Posted on: October 24, 2011 6:30 pm
Edited on: October 24, 2011 6:31 pm
Posted by Tom Fornelli
The Big 12 Board of Directors held a regularly scheduled meeting on Monday in which the schools reaffirmed their plans to give the institutional rights of their Tier 1 and Tier 2 television rights over to the conference. A decision that was made a few weeks ago in hopes of keeping the conference together.
It seems as thought the conference also has some plans for those television rights as one of the other topics discussed at the meeting was a Big 12 Conference network, much like the SEC, Big Ten and Pac-12 have all started. How that would work alongside the Longhorn Network, well, I suppose that's something for the conference to discuss the further this all goes along.
The schools also expressed a strong desire for Missouri to remain in the conference, but I'm not exactly sure that's anything more than lip service at this point.
All ten current Big 12 schools participated in the meeting, including TCU.
Posted on: April 18, 2011 12:28 pm
Posted by Tom Fornelli
The Big East and ESPN have had a business relationship for 32 years and the two entities are currently at work to make sure that relationship lasts even longer. The current television deal between ESPN and the Big East runs through 2013, but both sides are currently negotiating a new deal, and early indications are that the new deal will be extremely helpful for the Big East. At the moment, the Big East receives $36 million annually from its deal with ESPN. The new contract that is in the preliminary rounds of discussion could see the conference more than tripling that income.
Sources indicate the early numbers range from $110 million to $130 million annually, but conference sources describe those figures as a starting point for any negotiation. The initial offer would fall short of the $155 million annual payout the ACC will receive from ESPN in a deal that kicks in this summer. But the bold push by ESPN shows the network wants to lock down college rights in the face of increasing competition.
Now, while you might think that the Big East would be in a rush to sign any deal that more than triples its income, that's not the case. Not everybody within the conference is as willing to sign with ESPN right now, but would rather test the open market. Which seems somewhat ridiculous. If your boss came up to you today and said he wanted to triple your salary, odds are that you wouldn't tell the boss that you'd like to see what you'd rather test unemployment first.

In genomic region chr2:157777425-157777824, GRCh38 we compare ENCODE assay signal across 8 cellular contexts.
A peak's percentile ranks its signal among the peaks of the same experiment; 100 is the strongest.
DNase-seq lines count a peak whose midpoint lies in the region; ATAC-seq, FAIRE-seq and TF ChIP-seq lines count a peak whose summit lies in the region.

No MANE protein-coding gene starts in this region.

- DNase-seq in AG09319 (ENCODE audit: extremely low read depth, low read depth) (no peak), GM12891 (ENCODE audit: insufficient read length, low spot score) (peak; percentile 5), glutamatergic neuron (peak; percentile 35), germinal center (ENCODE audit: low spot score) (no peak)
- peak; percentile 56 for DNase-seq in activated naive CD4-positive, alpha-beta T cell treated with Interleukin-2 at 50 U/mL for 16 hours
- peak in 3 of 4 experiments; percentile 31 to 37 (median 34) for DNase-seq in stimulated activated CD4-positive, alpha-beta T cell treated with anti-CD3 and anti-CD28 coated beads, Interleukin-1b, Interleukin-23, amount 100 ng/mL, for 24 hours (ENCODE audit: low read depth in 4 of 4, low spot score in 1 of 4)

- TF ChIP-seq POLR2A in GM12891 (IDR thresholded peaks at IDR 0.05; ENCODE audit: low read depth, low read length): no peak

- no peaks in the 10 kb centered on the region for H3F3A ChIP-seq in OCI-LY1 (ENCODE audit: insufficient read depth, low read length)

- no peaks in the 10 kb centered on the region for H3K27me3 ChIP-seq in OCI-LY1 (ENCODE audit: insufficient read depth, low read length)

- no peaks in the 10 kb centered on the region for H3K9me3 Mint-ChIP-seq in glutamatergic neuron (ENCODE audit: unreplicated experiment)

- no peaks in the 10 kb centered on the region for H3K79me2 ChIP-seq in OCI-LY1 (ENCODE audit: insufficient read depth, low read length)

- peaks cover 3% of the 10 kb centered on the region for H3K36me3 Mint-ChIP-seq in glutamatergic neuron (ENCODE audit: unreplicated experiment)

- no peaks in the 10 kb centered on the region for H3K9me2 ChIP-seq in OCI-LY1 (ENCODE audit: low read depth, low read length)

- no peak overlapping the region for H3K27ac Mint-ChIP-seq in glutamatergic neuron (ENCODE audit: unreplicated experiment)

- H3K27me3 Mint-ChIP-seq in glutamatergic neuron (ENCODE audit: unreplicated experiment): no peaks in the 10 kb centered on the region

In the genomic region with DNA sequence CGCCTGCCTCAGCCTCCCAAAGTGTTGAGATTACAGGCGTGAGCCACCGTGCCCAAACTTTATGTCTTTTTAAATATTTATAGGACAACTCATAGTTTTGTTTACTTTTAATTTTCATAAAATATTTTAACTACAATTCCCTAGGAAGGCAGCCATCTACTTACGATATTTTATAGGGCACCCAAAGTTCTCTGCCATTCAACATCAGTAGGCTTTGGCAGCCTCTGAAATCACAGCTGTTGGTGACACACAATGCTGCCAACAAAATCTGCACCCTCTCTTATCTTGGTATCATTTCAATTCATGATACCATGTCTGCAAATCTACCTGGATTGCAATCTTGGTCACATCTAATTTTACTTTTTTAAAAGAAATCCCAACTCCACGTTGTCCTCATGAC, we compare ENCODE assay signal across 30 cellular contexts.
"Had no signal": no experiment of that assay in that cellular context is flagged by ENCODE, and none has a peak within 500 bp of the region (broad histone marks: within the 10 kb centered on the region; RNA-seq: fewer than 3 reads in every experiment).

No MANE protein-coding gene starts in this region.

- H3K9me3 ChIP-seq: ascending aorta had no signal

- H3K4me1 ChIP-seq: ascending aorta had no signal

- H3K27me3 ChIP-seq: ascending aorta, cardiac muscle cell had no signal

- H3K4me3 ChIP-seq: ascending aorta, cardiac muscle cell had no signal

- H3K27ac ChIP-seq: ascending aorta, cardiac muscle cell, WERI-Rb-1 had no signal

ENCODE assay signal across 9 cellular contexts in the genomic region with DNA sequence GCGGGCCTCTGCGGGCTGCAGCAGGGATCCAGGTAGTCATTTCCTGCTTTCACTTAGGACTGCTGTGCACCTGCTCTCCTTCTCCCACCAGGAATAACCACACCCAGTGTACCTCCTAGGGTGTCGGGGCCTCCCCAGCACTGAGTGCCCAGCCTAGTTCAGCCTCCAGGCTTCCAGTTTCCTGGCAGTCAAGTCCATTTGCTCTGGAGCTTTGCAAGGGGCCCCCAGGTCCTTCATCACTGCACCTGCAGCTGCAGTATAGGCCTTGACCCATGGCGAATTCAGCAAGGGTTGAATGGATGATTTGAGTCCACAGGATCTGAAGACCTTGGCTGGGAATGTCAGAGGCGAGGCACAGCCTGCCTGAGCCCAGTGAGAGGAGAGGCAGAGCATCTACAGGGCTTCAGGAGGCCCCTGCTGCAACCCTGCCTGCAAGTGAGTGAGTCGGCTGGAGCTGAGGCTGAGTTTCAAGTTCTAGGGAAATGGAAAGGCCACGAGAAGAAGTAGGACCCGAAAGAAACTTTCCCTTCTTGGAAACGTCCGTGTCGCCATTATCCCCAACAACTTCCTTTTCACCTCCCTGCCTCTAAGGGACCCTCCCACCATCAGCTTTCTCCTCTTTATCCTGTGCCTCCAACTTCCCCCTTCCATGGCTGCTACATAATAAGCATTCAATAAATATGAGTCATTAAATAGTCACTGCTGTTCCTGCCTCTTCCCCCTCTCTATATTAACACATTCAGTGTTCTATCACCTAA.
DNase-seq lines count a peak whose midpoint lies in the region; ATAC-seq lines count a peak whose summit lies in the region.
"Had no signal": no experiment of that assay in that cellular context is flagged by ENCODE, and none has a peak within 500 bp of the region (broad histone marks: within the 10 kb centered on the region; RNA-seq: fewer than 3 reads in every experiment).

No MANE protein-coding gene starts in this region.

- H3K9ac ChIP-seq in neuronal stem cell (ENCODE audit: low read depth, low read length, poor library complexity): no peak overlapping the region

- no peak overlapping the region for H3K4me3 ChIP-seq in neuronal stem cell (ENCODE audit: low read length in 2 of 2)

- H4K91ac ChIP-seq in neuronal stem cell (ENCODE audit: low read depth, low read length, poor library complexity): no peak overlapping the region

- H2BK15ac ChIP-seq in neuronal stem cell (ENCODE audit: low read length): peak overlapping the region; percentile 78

Of course, the job economy is quite different than the television rights for major college conferences at the moment.
Just look at the Big 12. A year ago at this time people were basically writing the eulogy for the Big 12 as the conference was losing Nebraska and Colorado, and seemed to be on the precipice of losing Texas and Oklahoma as well. As we know now, the Big 12 did not die, and just signed a new deal with Fox Sports last week that is going to bring in $90 million a year for the conference, while Texas and Oklahoma are busy starting their own networks. Also, if the Big 12 could get $90 million, then you know Larry Scott and the Pac-12 are sitting around licking their chops.
So odds are that if the Big East did decide to test the open market, it may be able to get more than what ESPN is already offering, even if it may still wind up being ESPN signing the check. Now, obviously, the reason the Big East is able to command so much money is not because of football. The conference's basketball league is what really drives the price up, but this new deal could go a long way in improving the conference in football.
If nothing else, it may help keep schools like Pitt and Syracuse around and not looking to relocate. After all, just because the Big Ten says it's done expanding, that doesn't mean it is, and both Pitt and Syracuse came up as expansion candidates with the Big Ten before the conference decided to stop at Nebraska.